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Peripheral Vision Test

As part of a comprehensive eye exam or vision screening, eye doctors almost always include a peripheral vision test.

Your peripheral vision is the visual field at the “outside” of your vision. That means, while your eyes may be “focused” on an object directly in front of you, you should still have the ability to see and recognize objects to your left, right, up and down—not directly in your line of sight.

Since peripheral vision loss can be a sign of a number of eye diseases, including glaucoma and other optic nerve disorders, side vision must be tested regularly.

How does a peripheral vision test work?

A peripheral vision test takes little time and is usually incorporated into the early portion of the eye exam.

The most common type of peripheral vision testing is “confrontational” peripheral vision testing, where your eye doctor asks you to focus on a target directly in front of you (the doctor’s eye, or an upraised finger, for example). With one eye covered, and your focus trained on the target, you’ll be asked to describe things you see in the “side” of your vision.

What’s important to remember is to keep focus on the main target and honestly describe what you see. You’ll then cover the other eye and repeat the procedure.

Peripheral vision loss indicates there may be an eye problem present, one that can then be tested for in greater detail during your eye examination.

There are additional types of peripheral vision testing using automated machines with a series of blinking lights in the outer visual field, or special cards with specific lines and patterns that create forced optical illusions.

No matter what the form of test, know that peripheral vision loss is a serious symptom that needs to be evaluated by a qualified eyecare professional.

 

Special thanks to the EyeGlass Guide, for informational material that aided in the creation of this website. Visit the EyeGlass Guide today!

PROTECTING OUR COMMUNITY

We have been working very hard to prepare to re-open for normal "routine" preventive eye care, taking every precaution to ensure the safety of everyone involved. We are pleased to announce as of Monday May 18th we'll be seeing patients for all types of eye care, including routine annual eye exams.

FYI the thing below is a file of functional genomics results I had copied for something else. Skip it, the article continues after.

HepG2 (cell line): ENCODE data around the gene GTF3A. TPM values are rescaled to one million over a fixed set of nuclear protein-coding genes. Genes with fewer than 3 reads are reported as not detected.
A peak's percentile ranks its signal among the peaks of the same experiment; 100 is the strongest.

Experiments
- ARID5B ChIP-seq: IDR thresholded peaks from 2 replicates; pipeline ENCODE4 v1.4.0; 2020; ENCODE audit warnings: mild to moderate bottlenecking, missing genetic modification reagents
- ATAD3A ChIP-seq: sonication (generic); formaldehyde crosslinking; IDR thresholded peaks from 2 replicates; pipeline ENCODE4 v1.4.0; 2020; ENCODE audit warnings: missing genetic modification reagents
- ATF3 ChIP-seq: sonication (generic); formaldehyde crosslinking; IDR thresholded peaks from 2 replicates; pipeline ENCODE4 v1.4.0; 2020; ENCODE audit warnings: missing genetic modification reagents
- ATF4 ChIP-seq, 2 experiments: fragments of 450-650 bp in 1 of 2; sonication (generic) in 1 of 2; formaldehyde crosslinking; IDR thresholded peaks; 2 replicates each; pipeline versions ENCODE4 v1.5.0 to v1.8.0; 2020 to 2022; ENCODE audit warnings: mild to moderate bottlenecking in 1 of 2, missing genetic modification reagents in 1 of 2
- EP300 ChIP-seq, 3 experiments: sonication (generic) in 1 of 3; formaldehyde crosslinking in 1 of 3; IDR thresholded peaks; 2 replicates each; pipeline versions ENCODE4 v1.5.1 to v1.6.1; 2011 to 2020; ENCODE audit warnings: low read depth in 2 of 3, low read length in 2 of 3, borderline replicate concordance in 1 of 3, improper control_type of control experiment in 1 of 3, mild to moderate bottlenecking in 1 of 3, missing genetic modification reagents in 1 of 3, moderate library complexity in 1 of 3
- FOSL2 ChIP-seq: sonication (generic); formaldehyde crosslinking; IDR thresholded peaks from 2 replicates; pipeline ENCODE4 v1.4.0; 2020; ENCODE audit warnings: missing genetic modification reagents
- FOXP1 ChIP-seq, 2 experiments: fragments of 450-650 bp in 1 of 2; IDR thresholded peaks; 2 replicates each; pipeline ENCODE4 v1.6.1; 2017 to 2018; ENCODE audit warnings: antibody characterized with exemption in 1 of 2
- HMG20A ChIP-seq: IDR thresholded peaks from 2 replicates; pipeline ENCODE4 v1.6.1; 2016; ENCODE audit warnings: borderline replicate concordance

But, things will be very different than they were prior to the pandemic.

1. Our front door will be locked at all times. We will be allowing only 1 person at a time in the office and by appointment only, so please enter alone, or with no more than l other person accompanying you. Others may wait in the car.

2. Masks will be required for both patients and us while in our office.

3. Upon entering, we will be checking your temperature and screen you for COVID symptoms or possible exposure. If your temperature is 100 F or higher, or you have symptoms or may have recently been exposed to COVID, we will reschedule you.

4. We will need you to respect the 6 feet personal distancing while outside the exam room

5. We will have you wash your hands for 20 seconds or use hand sanitizer when you enter. We will be using hand washing and hand sanitizer constantly and will be disinfecting everything you and we touch. Please don't touch anything that isn't absolutely necessary.

6. For frame selection or picking out glasses, please let us help you, and don't just browse and try on frames by yourself. We have to disinfect the frames every time they are touched or worn, and we need to know which frames need to be disinfected.

We are doing all these things to protect you and all of our other patients as best we can. We will need and depend on your cooperation on this during this very difficult time. Doing so will protect your fellow patients-many of whom are at extremely high risk if they contract COVID - and to protect us. All healthcare providers are putting themselves in harm's way every day during this pandemic - the more we all cooperate and take appropriate precautions, the better off we all will be.

We are all in this together. Thank you for your patience, understanding, and cooperation.

Please stay safe.

Dr. Jim Hutchins and staff